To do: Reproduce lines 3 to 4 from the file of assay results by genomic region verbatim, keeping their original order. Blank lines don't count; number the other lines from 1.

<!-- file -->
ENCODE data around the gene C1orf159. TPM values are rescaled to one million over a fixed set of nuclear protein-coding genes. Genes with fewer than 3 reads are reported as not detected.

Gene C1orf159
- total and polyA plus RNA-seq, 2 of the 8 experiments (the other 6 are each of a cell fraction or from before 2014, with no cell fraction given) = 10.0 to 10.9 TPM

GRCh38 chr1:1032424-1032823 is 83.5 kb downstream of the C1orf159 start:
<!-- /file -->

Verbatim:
- total and polyA plus RNA-seq, 2 of the 8 experiments (the other 6 are each of a cell fraction or from before 2014, with no cell fraction given) = 10.0 to 10.9 TPM

GRCh38 chr1:1032424-1032823 is 83.5 kb downstream of the C1orf159 start: